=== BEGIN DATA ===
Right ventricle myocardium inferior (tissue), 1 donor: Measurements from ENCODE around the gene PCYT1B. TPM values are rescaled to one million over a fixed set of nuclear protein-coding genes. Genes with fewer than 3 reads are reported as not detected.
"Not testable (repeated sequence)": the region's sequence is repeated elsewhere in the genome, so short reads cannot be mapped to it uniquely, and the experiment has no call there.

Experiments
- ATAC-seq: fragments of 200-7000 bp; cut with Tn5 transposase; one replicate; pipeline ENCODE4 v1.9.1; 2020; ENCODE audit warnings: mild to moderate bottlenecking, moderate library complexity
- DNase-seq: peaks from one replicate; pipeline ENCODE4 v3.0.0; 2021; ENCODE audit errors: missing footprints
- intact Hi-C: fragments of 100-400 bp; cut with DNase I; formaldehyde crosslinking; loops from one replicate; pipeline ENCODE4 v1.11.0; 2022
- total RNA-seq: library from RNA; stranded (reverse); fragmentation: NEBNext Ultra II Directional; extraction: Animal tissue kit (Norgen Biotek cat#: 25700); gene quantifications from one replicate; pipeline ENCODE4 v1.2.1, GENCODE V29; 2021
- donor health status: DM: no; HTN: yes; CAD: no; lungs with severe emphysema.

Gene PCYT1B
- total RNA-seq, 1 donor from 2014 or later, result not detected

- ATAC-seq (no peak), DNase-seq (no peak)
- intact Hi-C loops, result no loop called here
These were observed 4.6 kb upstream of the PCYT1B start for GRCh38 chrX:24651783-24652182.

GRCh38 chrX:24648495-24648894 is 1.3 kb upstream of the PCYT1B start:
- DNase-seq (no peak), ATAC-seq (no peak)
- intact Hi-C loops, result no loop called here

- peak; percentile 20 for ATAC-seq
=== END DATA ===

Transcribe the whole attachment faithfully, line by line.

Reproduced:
Right ventricle myocardium inferior (tissue), 1 donor: Measurements from ENCODE around the gene PCYT1B. TPM values are rescaled to one million over a fixed set of nuclear protein-coding genes. Genes with fewer than 3 reads are reported as not detected.
"Not testable (repeated sequence)": the region's sequence is repeated elsewhere in the genome, so short reads cannot be mapped to it uniquely, and the experiment has no call there.

Experiments
- ATAC-seq: fragments of 200-7000 bp; cut with Tn5 transposase; one replicate; pipeline ENCODE4 v1.9.1; 2020; ENCODE audit warnings: mild to moderate bottlenecking, moderate library complexity
- DNase-seq: peaks from one replicate; pipeline ENCODE4 v3.0.0; 2021; ENCODE audit errors: missing footprints
- intact Hi-C: fragments of 100-400 bp; cut with DNase I; formaldehyde crosslinking; loops from one replicate; pipeline ENCODE4 v1.11.0; 2022
- total RNA-seq: library from RNA; stranded (reverse); fragmentation: NEBNext Ultra II Directional; extraction: Animal tissue kit (Norgen Biotek cat#: 25700); gene quantifications from one replicate; pipeline ENCODE4 v1.2.1, GENCODE V29; 2021
- donor health status: DM: no; HTN: yes; CAD: no; lungs with severe emphysema.

Gene PCYT1B
- total RNA-seq, 1 donor from 2014 or later, result not detected

- ATAC-seq (no peak), DNase-seq (no peak)
- intact Hi-C loops, result no loop called here
These were observed 4.6 kb upstream of the PCYT1B start for GRCh38 chrX:24651783-24652182.

GRCh38 chrX:24648495-24648894 is 1.3 kb upstream of the PCYT1B start:
- DNase-seq (no peak), ATAC-seq (no peak)
- intact Hi-C loops, result no loop called here

- peak; percentile 20 for ATAC-seq